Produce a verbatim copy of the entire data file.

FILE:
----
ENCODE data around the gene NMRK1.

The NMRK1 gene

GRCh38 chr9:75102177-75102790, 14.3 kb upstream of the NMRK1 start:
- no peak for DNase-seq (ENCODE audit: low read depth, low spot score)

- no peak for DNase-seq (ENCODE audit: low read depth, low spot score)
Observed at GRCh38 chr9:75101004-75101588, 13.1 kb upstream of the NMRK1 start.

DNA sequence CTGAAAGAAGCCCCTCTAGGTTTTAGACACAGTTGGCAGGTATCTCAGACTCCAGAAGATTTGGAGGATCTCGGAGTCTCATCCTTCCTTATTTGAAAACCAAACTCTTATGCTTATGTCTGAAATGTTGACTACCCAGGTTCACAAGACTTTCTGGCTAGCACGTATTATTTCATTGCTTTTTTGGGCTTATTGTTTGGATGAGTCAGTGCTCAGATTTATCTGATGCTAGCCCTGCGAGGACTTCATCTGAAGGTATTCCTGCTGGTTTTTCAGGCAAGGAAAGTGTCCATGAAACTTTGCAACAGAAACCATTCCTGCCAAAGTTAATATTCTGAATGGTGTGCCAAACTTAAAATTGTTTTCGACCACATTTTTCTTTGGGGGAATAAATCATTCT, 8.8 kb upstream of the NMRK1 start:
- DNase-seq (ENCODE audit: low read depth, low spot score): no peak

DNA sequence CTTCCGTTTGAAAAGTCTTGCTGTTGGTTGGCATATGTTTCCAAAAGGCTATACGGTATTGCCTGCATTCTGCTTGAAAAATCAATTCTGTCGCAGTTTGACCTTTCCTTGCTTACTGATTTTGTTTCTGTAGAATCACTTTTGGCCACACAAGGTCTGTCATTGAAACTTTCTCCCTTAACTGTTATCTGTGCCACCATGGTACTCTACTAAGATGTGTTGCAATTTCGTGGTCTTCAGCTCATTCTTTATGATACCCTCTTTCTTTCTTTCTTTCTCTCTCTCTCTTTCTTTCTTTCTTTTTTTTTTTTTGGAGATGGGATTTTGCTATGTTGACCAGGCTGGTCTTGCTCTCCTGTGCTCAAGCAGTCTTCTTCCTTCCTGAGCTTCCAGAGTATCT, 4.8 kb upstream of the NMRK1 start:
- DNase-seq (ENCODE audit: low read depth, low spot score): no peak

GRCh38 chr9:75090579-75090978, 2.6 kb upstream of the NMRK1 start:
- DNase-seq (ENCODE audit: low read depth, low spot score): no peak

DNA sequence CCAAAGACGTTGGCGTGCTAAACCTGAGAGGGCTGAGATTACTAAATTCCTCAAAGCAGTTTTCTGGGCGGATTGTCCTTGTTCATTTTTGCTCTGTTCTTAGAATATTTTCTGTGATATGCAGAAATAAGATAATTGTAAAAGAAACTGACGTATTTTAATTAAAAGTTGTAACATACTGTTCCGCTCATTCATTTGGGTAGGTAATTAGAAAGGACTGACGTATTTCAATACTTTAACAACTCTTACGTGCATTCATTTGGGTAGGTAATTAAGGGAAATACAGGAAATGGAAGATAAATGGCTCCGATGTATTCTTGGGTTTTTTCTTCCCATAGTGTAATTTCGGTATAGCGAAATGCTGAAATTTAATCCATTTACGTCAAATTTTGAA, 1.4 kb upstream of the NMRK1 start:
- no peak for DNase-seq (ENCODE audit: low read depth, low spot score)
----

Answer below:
ENCODE data around the gene NMRK1.

The NMRK1 gene

GRCh38 chr9:75102177-75102790, 14.3 kb upstream of the NMRK1 start:
- no peak for DNase-seq (ENCODE audit: low read depth, low spot score)

- no peak for DNase-seq (ENCODE audit: low read depth, low spot score)
Observed at GRCh38 chr9:75101004-75101588, 13.1 kb upstream of the NMRK1 start.

DNA sequence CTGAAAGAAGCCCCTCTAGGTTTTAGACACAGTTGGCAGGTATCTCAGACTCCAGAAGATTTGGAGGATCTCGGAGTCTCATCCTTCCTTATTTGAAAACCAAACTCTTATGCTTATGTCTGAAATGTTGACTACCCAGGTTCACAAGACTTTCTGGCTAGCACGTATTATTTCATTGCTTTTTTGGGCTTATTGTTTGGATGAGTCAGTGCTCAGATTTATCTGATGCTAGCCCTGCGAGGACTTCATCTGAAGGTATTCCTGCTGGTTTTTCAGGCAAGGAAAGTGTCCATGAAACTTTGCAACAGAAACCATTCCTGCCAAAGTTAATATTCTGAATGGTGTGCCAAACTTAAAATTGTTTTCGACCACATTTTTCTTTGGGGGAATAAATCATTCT, 8.8 kb upstream of the NMRK1 start:
- DNase-seq (ENCODE audit: low read depth, low spot score): no peak

DNA sequence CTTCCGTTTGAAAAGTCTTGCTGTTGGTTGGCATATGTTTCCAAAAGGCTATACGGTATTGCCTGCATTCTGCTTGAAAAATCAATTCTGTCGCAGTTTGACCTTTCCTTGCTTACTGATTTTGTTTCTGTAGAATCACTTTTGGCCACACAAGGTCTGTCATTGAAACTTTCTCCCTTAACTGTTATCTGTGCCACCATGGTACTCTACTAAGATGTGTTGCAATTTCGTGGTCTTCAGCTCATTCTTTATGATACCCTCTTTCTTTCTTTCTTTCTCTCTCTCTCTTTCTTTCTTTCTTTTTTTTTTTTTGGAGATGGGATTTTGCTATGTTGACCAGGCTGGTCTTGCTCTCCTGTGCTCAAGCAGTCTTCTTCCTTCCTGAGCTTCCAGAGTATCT, 4.8 kb upstream of the NMRK1 start:
- DNase-seq (ENCODE audit: low read depth, low spot score): no peak

GRCh38 chr9:75090579-75090978, 2.6 kb upstream of the NMRK1 start:
- DNase-seq (ENCODE audit: low read depth, low spot score): no peak

DNA sequence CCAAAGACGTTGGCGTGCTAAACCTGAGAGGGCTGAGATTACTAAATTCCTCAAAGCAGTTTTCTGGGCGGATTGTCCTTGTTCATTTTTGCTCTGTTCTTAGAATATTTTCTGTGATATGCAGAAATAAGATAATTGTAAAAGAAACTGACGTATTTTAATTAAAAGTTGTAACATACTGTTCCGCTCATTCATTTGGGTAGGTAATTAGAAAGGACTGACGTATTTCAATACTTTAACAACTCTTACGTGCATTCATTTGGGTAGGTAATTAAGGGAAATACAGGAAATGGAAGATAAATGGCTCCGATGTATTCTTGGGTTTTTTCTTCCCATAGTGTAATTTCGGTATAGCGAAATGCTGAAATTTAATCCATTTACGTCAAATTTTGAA, 1.4 kb upstream of the NMRK1 start:
- no peak for DNase-seq (ENCODE audit: low read depth, low spot score)